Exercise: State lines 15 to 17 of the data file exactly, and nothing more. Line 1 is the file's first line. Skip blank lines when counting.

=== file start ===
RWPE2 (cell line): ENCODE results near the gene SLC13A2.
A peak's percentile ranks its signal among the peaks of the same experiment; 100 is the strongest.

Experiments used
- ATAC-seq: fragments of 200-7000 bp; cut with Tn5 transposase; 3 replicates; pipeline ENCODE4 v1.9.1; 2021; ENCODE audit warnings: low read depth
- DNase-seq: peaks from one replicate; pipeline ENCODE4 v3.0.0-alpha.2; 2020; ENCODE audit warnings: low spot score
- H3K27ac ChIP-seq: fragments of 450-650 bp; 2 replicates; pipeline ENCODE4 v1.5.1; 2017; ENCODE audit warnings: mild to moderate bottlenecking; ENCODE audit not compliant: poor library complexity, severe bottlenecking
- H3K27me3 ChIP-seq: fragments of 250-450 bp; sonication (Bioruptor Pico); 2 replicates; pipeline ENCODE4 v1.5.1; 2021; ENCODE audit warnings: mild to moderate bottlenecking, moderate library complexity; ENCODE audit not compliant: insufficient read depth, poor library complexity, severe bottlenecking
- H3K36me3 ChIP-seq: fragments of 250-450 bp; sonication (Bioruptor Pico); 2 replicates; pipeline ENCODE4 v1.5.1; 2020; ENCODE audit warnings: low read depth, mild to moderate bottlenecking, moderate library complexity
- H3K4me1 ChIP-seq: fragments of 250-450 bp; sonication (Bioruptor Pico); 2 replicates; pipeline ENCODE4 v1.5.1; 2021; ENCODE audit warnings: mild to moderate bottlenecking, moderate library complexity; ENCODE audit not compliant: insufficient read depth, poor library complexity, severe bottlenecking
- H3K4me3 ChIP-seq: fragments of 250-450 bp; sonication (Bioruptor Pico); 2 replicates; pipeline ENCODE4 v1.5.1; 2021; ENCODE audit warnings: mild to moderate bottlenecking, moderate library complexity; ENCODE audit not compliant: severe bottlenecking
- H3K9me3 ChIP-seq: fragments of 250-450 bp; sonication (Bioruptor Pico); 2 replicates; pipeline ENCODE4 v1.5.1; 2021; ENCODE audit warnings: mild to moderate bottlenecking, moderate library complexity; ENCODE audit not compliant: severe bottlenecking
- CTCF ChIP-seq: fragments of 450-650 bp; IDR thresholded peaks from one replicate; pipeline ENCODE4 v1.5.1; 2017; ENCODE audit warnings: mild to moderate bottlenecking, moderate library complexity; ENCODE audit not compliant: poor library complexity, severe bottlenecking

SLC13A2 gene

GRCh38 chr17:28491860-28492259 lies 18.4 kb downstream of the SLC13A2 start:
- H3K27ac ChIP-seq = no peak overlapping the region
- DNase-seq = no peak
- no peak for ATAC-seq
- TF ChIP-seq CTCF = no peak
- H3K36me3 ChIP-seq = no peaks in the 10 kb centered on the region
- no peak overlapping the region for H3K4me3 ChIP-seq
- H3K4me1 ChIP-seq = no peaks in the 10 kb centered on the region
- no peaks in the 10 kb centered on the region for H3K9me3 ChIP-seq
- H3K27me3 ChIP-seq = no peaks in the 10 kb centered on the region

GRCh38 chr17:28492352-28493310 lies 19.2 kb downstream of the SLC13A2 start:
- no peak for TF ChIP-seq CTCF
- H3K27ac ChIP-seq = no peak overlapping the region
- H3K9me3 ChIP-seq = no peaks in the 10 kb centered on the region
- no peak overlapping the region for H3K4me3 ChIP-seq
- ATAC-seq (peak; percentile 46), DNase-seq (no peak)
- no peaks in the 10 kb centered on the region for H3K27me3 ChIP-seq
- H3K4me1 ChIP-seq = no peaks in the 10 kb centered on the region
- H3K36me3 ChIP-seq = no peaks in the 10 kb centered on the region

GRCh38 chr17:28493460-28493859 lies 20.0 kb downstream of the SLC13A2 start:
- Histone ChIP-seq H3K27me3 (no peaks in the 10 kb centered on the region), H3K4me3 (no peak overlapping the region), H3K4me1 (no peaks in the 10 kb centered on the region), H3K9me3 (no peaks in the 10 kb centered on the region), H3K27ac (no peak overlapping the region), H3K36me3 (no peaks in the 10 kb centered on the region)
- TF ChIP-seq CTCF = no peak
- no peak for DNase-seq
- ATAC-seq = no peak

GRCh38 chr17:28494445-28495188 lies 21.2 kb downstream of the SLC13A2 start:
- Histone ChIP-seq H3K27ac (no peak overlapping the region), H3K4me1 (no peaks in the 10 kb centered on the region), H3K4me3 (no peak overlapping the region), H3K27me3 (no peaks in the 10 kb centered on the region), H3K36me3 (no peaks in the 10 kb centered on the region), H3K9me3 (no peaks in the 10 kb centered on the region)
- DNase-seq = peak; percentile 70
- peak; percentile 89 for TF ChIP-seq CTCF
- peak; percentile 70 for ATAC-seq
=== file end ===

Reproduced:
- H3K27ac ChIP-seq = no peak overlapping the region
- DNase-seq = no peak
- no peak for ATAC-seq